International Differences in the Legal Treatment of 3D Printing – Design Protections

Last week, three lawyers from the Irish law firm Arthur Cox wrote a great piece on the intellectual property law implications of 3D printing – from an Irish law perspective. But what stood out for me when reading this article was the difficulty of predicting or even just appreciating the legal impacts of 3D printing given the differences in laws between jurisdictions.

As an example, consider international differences in design protections and what they could mean for 3D printing:

Let’s say I design an awesome, unique-looking paperweight that I want to sell. But, I don’t want anybody in the world printing their own versions of my unique design and selling them, so I want some kind of intellectual property protection that I can use to send menacing letters threatening lawsuits. My design might be protected by trademark laws in some jurisdictions, especially if I can show that anyone looking at such a paperweight would believe I’m the guy who made it. It also might be protected as a ‘work’ under copyright law. But, there’s actually a whole set of intellectual property protections that are specifically meant for protecting people like me with my unique-looking paperweight – industrial design protections. These protections, though roughly similar,  go by different names in different places – design patents, registered designs, industrial designs – all are generally meant to protect the ornamental (non-utilitarian) features of a design. Luckily, there’s a World Intellectual Property Organization-administered treaty that lets me fairly easily register my design in one place and get protection for at least 5 years in dozens of contracting countries! The only problem is that those countries don’t include Canada, the United States, Japan, Australia and many others. To get protection in those (arguably pretty important) places, I have to register under their own design protection regimes, each with different interpretations of what is protected subject matter. And beyond that, my term of protection won’t even be the same. In Canada I’ll get 10 years for my industrial design, and I might need to decide whether to later register it as a ‘distinguishing guise’ under trademark law. In the United States I’ll get 14 years for my design patent. In Japan I’ll get 20 years and in the EU up to 25 for a Community design. In the UK, aside from Community Designs, I might be protected for 15 years by unregistered Design Rights without even registering (which, if you think about it, means even greater implications for 3D printing – your design right arises automatically just by you creating it and suddenly you have rights against others who copy it!).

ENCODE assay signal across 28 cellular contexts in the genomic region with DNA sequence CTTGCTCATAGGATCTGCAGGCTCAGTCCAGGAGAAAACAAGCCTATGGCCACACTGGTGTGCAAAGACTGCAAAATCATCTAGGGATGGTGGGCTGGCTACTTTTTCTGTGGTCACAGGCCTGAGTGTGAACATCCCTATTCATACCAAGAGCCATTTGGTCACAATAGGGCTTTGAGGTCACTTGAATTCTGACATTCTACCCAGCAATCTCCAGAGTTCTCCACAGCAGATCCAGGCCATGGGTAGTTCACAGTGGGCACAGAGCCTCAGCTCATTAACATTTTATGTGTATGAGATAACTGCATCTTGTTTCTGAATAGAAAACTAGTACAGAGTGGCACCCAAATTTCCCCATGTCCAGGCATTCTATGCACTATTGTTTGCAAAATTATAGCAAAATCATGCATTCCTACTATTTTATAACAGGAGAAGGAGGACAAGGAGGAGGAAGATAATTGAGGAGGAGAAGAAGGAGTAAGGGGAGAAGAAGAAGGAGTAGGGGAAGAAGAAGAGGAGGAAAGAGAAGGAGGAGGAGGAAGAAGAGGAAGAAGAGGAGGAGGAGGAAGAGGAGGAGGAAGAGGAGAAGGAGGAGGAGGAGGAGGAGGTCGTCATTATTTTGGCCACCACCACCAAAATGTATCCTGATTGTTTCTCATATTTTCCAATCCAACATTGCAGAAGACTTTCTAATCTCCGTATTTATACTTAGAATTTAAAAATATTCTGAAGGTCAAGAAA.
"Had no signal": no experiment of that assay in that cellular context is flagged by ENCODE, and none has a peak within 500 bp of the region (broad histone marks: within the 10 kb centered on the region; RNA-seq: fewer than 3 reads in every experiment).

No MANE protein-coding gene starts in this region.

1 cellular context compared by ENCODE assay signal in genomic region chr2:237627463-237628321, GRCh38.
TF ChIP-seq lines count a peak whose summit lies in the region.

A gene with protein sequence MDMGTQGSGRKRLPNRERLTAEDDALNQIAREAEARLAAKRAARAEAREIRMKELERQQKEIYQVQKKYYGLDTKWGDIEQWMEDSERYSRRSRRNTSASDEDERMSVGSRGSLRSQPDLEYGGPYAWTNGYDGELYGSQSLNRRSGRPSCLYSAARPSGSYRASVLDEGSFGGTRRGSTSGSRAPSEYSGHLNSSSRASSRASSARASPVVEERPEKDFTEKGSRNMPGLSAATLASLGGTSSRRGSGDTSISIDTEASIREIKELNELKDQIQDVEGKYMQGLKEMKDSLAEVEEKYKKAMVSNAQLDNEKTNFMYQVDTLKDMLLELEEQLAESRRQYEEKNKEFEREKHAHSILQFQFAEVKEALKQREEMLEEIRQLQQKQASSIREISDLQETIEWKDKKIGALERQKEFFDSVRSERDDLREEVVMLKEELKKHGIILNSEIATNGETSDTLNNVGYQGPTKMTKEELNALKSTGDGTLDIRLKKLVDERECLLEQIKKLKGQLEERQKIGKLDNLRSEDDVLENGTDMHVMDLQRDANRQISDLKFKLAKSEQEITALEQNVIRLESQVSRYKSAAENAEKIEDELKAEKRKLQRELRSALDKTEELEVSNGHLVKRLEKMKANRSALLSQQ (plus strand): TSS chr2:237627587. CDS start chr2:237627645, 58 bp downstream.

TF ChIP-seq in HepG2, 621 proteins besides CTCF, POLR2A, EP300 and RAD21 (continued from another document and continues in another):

My point is that it is hard to nail down the IP implications of 3D printing because they won’t all be the same everywhere in the world. And the issues extend beyond the IP context. The Lexology authors also cite Irish law such as the Liability for Defective Products Act 1991, which implemented a Council of the EU directive and created strict liabilities for “producers” of products. Strict liability (crudely defined) means that a person is legally responsible for a harm even if they are not ‘at fault’ or negligent. So if it turns out my paperweight is prone to catching fire in sunlight, I should be worried about a products liability claim even if I wasn’t negligent. But product liability rules also vary greatly by jurisdiction and strict liability isn’t the rule everywhere. There are even important differences between U.S. states, with North Carolina often being noted for having a different standard than most of the country. Canada also has a different standard of products liability than most of the U.S. states.

So where are we left? Well… if nothing else just remember that it is important to consider the source and target jurisdiction when thinking about 3D printing and the law.

And just for fun, here’s an expired US design patent for an awesome, unique-looking paperweight.

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